In the spring, I do the same thing to the garden implements, the mower blades, and the blade I use on my gas trimmer for cutting saplings and thick brush throughout the summer months.
Invest in a couple of good-quality coarse and fine flat-files for blades, and the correct round file for the size teeth on your chainsaw chains. Another great tool for touching up sharp edges is a “puck” sharpening stone. These stones are shaped like a hockey puck and about the same size but with tapered edges. Such a stone is ideal for finish sharpening of all kinds of equipment blades.
Another necessary tool to maintain your own equipment is a good grease gun. Keeping pivot points, ball joints, and other potential friction points adequately lubed can save a lot of money over a decade or more. I also keep a tube of multi-purpose penetrating oil in the top of my toolbox for lubing smaller joints and pivot points on all kinds of equipment.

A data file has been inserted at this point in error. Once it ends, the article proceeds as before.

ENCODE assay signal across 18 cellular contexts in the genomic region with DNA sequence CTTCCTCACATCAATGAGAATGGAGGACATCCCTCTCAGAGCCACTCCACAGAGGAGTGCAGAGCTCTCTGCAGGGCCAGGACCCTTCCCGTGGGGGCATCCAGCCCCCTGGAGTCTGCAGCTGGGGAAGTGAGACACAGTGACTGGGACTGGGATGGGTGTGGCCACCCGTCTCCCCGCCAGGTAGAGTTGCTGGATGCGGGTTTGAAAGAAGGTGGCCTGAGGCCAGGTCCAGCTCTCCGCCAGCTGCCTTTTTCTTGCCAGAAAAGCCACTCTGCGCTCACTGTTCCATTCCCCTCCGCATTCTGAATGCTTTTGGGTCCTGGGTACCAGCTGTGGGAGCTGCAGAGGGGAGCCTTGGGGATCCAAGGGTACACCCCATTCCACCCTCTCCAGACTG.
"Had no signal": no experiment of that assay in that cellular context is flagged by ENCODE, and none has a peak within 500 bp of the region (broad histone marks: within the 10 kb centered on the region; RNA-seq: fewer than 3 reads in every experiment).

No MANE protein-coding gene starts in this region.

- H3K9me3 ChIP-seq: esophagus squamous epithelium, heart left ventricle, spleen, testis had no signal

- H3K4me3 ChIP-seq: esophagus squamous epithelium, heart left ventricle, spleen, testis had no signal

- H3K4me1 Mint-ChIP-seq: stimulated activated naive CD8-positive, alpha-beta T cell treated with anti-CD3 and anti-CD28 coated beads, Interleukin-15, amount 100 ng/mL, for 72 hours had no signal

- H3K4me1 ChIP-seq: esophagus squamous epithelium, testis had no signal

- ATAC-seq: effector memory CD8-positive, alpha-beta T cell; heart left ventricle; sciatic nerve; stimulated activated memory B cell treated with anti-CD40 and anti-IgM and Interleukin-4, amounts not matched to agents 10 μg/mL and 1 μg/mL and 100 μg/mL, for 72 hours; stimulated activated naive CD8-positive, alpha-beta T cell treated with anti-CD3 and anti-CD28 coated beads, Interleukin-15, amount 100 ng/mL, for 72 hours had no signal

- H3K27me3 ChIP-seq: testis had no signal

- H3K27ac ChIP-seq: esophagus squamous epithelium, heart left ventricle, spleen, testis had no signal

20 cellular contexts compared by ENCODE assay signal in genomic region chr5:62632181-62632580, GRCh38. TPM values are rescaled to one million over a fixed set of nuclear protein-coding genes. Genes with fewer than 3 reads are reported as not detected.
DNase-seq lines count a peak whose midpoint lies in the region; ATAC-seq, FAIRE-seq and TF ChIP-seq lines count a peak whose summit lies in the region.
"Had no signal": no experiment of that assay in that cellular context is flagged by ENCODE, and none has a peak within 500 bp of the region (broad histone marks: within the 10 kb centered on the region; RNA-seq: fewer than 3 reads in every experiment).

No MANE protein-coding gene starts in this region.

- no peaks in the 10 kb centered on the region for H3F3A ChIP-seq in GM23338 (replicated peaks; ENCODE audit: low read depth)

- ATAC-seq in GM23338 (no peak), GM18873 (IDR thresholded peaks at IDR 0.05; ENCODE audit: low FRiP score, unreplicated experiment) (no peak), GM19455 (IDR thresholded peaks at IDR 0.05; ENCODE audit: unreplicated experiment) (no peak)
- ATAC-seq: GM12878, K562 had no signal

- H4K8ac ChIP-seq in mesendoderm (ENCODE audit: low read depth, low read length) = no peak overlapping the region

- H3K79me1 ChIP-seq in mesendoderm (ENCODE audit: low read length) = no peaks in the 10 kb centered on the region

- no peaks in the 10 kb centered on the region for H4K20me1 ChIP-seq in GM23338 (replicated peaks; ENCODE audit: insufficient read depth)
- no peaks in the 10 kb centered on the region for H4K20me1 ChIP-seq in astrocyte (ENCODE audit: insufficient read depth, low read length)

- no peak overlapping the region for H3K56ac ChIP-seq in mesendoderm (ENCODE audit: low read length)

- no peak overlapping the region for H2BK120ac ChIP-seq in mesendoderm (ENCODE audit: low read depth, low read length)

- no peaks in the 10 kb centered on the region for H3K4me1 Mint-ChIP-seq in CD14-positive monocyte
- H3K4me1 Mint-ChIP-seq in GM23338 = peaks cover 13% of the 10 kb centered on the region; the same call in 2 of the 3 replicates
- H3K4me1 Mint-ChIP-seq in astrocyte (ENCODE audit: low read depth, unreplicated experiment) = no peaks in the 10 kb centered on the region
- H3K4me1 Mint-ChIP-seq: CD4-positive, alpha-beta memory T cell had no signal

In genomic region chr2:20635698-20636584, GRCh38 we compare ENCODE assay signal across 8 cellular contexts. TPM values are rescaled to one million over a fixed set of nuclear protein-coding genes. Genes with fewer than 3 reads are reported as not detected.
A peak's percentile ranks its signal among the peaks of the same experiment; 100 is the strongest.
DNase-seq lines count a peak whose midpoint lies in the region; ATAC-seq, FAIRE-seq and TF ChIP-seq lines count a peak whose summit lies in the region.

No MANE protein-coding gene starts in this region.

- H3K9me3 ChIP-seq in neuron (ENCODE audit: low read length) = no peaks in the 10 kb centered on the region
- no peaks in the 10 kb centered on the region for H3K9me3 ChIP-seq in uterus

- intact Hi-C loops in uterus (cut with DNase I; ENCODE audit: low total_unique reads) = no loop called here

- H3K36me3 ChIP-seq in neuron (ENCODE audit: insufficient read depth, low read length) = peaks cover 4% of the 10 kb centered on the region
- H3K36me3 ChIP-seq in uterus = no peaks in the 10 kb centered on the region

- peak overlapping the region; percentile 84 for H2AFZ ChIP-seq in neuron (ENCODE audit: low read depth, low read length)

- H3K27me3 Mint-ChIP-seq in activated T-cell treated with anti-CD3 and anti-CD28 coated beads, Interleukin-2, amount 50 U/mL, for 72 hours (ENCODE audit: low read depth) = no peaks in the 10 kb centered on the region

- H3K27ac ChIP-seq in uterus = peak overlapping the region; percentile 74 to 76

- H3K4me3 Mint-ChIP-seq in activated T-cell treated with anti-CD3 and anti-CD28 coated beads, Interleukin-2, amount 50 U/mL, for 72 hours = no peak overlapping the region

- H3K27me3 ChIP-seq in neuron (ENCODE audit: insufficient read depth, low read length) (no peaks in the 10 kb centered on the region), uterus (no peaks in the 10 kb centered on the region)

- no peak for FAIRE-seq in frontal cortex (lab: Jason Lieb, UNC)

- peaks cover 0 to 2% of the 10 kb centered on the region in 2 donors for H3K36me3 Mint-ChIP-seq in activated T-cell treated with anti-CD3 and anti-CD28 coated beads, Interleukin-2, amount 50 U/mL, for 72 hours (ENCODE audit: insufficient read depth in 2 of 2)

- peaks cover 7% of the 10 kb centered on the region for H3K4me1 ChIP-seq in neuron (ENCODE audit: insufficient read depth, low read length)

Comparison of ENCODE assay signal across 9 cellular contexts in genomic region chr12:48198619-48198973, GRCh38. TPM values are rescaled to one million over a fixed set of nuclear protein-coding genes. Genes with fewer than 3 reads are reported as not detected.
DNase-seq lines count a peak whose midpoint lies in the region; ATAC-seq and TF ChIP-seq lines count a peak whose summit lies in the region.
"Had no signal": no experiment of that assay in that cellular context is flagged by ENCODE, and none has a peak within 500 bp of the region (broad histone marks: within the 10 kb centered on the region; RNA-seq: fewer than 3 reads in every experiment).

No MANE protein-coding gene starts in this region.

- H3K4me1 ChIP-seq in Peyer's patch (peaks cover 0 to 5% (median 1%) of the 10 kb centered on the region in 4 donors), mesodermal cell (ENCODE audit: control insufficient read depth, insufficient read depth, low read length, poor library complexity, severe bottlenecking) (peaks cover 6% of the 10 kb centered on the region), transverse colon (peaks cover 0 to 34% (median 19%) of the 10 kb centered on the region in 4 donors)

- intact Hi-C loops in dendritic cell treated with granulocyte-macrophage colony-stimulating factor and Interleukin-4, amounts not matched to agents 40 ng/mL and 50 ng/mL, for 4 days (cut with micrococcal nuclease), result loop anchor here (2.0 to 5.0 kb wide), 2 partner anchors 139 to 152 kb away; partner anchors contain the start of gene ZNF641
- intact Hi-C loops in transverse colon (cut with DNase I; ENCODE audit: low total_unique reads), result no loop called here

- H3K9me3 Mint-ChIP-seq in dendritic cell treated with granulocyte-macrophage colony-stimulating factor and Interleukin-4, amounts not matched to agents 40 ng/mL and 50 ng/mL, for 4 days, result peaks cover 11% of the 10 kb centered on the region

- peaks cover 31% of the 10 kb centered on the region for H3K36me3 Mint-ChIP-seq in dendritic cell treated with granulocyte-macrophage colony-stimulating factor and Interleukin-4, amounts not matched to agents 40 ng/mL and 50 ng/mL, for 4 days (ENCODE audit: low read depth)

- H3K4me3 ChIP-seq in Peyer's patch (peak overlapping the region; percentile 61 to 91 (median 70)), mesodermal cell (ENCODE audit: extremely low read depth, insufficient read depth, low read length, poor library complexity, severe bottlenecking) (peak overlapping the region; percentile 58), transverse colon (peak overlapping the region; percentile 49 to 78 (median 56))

The last thing to mention on seasonal maintenance is to check belts and hoses at the start of each use season. Handle the belts and hoses and look closely for dry-rot cracks, or fraying or cuts caused by the belts or hoses rubbing against harder surfaces during use.
Admittedly the list is lengthy, but remember that’s for maintaining more than a dozen pieces of equipment with engines and several hand tools. Most of the tasks are relatively easy if done when you want to, not when you need to—while the snow is blowing and the winter darkness is everywhere and you have to get that motor started and that task completed.